From December 15, in-person classes will be permitted in Bulgarian schools if the consent of 30 percent of students to be tested for Covid-19 or have a green certificate has been obtained — a reduction from the existing 50 percent threshold of acceptance.
According to the Education Ministry, a green certificate should be issued for immunisation, having undergone Covid-19, having antibodies, or having a negative test result, among other things.
The ministry stated that the decision to make the adjustment was reached after a meeting between itself and representatives from labour organisations and employers in the school system.
In the past, if 50% of students did not give consent for testing or did not have a green certificate, the class was forced to continue on distance learning, “which hurt those who desired to study in person.”
More children willing to comply with health authorities will return to school as a result of lowering the required rate, according to the Education Ministry. “They are now at home due to the reluctance of their classmates or parents to submit to Covid-19 testing once a week,” the ministry stated.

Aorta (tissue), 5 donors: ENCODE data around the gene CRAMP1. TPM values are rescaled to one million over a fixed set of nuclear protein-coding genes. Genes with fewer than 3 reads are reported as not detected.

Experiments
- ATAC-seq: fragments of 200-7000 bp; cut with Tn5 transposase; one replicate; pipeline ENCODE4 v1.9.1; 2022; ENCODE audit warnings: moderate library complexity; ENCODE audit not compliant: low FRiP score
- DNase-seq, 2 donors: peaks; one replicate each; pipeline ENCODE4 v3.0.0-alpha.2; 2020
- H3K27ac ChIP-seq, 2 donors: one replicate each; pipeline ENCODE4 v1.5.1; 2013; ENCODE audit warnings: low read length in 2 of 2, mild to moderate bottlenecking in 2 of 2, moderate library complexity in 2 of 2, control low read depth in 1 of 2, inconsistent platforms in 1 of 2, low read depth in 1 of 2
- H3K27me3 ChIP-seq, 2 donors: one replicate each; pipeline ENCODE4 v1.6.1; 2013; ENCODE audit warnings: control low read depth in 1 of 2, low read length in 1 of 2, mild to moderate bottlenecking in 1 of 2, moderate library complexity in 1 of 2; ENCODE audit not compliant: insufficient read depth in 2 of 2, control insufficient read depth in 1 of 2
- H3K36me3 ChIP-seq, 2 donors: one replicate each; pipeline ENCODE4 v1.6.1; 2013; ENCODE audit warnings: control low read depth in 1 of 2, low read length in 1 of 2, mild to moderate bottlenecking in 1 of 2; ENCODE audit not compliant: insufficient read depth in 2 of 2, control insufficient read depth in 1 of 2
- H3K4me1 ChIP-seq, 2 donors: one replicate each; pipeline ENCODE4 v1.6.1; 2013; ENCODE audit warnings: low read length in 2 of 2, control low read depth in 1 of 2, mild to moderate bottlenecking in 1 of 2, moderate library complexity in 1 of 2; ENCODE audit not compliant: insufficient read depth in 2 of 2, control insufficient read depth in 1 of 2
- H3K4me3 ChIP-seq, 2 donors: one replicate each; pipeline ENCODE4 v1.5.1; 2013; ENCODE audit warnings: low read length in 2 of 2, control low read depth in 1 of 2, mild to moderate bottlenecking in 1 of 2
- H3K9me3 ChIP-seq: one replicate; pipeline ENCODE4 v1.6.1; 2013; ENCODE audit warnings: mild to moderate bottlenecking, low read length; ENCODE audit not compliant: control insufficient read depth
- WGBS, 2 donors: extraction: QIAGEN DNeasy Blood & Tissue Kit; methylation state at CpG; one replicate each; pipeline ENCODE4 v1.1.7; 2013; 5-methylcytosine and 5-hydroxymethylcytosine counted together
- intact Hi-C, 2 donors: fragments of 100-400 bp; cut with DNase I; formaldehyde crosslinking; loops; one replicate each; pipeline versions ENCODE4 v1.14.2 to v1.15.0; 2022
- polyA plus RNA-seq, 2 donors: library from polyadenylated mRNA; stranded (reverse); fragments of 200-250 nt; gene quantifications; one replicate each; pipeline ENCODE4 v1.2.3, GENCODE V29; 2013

The government stated that in the instance of students whose parents do not consent to their being tested, the students will continue to participate in remote learning programmes.
School will provide these children and young people with synchronous or asynchronous instruction, depending on their ability, according to the rules for training in an emergency outbreak, according to the statement.
It stated that it had been accepting assertions of consent for testing on an ongoing basis.
A test for all students in localities where the Covid-19 morbidity rate was greater than 250 per 100,000 students, according to the ministry, is currently being administered.
When it comes to towns with lower morbidity rates than that, schools are using in-person learning without administering Covid-19 tests.
Nikolai Denkov, the caretaker Education Minister, has stated that there will be no further modifications to the system before Christmas.